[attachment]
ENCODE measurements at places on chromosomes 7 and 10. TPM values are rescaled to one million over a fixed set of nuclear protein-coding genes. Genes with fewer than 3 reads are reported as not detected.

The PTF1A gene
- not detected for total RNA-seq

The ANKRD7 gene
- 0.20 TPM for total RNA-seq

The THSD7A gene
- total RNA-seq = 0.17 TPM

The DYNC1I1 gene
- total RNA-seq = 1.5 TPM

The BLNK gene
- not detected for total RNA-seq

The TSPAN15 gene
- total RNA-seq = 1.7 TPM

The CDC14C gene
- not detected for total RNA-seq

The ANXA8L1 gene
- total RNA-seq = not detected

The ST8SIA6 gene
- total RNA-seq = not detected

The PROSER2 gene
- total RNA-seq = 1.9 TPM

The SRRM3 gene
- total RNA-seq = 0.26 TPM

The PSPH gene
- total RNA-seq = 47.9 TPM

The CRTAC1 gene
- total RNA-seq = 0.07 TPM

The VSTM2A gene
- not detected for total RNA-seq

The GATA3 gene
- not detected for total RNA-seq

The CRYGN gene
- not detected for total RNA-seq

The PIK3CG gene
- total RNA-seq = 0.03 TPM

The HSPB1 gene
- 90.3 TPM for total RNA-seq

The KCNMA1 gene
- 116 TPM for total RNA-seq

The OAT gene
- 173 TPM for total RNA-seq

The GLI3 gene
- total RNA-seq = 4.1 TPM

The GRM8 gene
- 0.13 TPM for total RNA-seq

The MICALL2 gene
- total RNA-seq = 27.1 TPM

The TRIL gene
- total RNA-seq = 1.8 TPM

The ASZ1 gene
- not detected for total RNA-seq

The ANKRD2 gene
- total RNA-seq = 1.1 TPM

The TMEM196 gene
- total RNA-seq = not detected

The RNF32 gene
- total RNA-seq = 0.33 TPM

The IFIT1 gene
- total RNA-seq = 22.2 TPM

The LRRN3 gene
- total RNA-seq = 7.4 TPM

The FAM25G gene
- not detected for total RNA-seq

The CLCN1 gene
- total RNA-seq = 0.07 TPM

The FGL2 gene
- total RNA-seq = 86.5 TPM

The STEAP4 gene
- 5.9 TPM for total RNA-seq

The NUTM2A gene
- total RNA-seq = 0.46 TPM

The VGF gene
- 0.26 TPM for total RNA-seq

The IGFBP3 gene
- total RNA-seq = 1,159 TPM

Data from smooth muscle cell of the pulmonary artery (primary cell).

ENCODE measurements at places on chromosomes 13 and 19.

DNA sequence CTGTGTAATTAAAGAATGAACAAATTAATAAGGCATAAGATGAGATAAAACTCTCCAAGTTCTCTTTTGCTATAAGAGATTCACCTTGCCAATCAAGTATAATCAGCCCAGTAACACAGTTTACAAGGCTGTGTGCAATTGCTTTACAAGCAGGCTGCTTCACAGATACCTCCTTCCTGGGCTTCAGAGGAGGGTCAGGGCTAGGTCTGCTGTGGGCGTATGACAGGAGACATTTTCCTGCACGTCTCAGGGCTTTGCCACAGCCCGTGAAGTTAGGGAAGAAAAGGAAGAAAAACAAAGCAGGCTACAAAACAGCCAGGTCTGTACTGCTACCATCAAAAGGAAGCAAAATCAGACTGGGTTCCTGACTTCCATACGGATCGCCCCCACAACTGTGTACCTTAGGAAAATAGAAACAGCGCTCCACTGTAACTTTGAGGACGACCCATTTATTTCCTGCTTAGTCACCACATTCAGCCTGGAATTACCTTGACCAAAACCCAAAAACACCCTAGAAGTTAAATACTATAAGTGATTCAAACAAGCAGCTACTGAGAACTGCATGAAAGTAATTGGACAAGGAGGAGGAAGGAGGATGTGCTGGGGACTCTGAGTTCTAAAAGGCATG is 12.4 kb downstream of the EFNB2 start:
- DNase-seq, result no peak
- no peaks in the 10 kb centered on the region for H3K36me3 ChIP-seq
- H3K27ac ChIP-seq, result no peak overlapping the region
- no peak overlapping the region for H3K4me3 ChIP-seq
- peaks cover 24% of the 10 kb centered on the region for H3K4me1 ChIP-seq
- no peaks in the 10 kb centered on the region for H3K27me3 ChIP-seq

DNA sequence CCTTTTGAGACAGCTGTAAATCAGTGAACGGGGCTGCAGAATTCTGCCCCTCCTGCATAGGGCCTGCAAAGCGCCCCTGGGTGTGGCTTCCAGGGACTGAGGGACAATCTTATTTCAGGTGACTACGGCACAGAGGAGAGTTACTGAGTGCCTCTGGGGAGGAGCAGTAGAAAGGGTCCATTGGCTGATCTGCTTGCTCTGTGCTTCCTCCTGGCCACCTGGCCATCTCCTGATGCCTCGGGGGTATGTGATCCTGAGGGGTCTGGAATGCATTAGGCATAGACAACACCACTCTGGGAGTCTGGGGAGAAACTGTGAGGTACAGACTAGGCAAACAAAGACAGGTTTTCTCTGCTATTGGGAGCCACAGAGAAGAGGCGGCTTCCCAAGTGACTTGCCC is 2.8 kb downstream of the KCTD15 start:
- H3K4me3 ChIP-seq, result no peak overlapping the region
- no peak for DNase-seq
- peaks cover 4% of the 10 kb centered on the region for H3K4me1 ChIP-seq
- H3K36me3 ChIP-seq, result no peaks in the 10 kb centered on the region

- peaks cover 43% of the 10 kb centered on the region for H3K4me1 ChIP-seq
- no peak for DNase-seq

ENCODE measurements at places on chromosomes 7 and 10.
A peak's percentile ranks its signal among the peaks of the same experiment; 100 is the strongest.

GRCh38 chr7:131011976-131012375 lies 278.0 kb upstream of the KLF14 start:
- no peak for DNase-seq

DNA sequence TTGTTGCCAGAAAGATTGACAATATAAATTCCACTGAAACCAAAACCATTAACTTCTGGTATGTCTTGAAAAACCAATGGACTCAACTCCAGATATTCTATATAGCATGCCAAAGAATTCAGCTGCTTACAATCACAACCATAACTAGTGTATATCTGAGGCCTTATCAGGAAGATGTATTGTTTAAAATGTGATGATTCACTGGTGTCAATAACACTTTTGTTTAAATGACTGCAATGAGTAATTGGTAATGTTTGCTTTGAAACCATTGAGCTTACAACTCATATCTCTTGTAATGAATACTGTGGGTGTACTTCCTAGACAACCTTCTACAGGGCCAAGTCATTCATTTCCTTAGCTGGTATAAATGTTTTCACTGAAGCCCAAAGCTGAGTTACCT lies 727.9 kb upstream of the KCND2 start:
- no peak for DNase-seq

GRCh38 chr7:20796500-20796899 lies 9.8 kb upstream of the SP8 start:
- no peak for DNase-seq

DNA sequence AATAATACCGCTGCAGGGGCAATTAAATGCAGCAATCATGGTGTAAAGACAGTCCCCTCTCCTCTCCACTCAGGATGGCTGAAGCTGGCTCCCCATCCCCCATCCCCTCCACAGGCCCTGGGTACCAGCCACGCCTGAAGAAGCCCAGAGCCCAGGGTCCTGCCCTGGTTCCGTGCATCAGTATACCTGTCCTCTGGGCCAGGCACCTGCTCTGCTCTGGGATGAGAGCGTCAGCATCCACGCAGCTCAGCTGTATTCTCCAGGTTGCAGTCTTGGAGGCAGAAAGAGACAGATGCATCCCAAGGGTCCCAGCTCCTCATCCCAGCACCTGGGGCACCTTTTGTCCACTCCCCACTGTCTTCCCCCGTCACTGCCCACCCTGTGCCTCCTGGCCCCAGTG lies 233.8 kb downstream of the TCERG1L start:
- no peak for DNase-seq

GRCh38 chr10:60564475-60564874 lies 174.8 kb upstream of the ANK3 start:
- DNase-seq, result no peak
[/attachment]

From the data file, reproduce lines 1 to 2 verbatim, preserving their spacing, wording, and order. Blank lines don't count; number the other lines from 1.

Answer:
ENCODE measurements at places on chromosomes 7 and 10. TPM values are rescaled to one million over a fixed set of nuclear protein-coding genes. Genes with fewer than 3 reads are reported as not detected.

The PTF1A gene